Stop 5: Old Saint Paul’s Cemetery (Grave of Samuel Chase) (733 West Redwood Street) (mile 11.28)

Hidden next to the bustle of Martin Luther King Jr. Blvd is Old Saint Paul’s Cemetery. Although there are several important early Baltimoreans buried here, let’s focus on the most significant from a legal perspective. Samuel Chase (1741-1811) was not only a signer of the Declaration of Independence, but was also a justice of the United States Supreme Court. Chase is well-remembered for being the only Supreme Court justice to be impeached. His offense? That his political bias had infiltrated his judicial duties. He was subsequently acquitted, and many commentators have noted that this early unsuccessful attempt to impeach an official on grounds of political bias bolstered the principle of judicial independence and set a firm precedent against using politics as a basis for impeachment. We’ll see how firm that precedent is.

Fun fact: Chase was defended by Robert Harper, a US Senator and lawyer from Maryland, in his impeachment trial. Harper also represented Aaron Burr in his treason trial.


Stop 6: University of Maryland Francis King Carey School of Law (500 West Baltimore Street) (mile 11.6)

Was it 1816 or 1823 (or 1824)? Whatever year the school was founded, the University of Maryland’s law school is one of the oldest law schools in the nation. And best, of course. Although its prominent alumni are too numerous to name, they include an Attorney General of the United States, several United States senators (including our current Ben Cardin (and possibly our next one)), at least six Maryland governors, the owner of the L.A. Dodgers, Edgar Allan Poe (not the author but his cousin, the 26th attorney general of Maryland with the same name), a 50-miler runner, Elijah Bond, who patented the Ouija board, and too many judges to count. Ryan is pictured here with the current dean of the law school, Renée M. Hutchins.


Stop 7: Westminster Hall Burial Grounds (515 West Fayette Street) (mile 11.67)

Located within the same city block as the law school is Westminster Hall and Burial Grounds. Began as a graveyard in 1787 (with the church later erected over top the graveyard in 1852), most people know this location as the final resting place of Edgar Allan Poe (the famous author, not the 26th Attorney General of Maryland). But it is also the resting place of several other prominent early Baltimoreans, including a signer of the United States Constitution, James McHenry (1753-1816) (after whom Fort McHenry is named). Care of the premises was assumed by the University of Maryland law school in 1977.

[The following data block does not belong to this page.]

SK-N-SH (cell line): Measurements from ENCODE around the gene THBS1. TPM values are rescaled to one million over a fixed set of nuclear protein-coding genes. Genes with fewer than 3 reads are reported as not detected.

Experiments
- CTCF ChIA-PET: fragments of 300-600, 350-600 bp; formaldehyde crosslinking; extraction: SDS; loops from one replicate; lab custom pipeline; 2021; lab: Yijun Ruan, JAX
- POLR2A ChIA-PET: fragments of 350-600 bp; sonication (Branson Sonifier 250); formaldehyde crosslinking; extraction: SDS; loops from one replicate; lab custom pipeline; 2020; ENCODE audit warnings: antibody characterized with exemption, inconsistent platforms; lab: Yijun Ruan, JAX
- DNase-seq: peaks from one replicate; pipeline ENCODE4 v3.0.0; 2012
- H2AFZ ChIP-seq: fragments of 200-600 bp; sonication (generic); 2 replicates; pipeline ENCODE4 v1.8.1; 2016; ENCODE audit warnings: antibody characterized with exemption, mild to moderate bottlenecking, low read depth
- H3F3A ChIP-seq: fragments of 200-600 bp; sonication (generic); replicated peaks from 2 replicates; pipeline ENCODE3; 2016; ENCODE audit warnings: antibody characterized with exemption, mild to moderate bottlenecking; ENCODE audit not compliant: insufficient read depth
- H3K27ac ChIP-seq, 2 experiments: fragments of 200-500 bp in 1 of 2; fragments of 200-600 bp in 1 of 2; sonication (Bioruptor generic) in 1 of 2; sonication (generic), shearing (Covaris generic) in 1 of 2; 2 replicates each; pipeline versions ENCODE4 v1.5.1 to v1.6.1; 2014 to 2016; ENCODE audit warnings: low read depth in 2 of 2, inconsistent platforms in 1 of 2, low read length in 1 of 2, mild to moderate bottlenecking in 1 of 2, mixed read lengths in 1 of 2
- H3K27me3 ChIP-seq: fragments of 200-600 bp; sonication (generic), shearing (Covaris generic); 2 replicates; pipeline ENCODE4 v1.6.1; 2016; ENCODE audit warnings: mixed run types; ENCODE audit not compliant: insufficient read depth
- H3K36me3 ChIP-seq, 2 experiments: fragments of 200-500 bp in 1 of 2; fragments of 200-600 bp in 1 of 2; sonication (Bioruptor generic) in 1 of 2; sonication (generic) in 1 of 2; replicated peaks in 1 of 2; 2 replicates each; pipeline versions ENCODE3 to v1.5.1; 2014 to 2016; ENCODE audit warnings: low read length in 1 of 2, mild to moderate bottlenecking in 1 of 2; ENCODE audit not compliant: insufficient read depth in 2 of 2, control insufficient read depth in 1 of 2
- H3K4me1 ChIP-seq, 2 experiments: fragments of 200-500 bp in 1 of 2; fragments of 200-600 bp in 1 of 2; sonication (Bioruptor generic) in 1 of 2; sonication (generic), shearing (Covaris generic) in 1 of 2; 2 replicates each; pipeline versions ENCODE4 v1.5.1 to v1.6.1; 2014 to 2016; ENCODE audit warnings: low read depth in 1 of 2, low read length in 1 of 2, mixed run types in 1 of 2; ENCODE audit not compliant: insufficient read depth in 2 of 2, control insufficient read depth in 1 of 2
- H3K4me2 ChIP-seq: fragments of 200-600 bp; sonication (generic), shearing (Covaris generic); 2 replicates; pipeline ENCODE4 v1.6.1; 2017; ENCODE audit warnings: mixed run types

Stop 8: Maryland State Bar Association (520 West Fayette) (mile 11.7)

One need only cross the street to arrive at the next stop. In a building formerly operated as “Male Grammar School No. 1” (a remnant of the original Baltimore City public school system—once the envy of the State) is the Maryland State Bar Association, Maryland’s voluntary bar association (voluntary in the sense that a barred attorney need not belong; instead, the Maryland Supreme Court is the entity that governs attorney licensing). Founded in 1896, the MSBA has served as the home of the legal profession in Maryland ever since. Ryan is pictured here with the executive director of the MSBA, Anna Sholl. (Note: although the MSBA maintains an office here, its main offices are now in Brewers Hill)


Stop 9: Ford’s Grand Opera House (Fayette between Howard and Eutaw) (mile 11.88)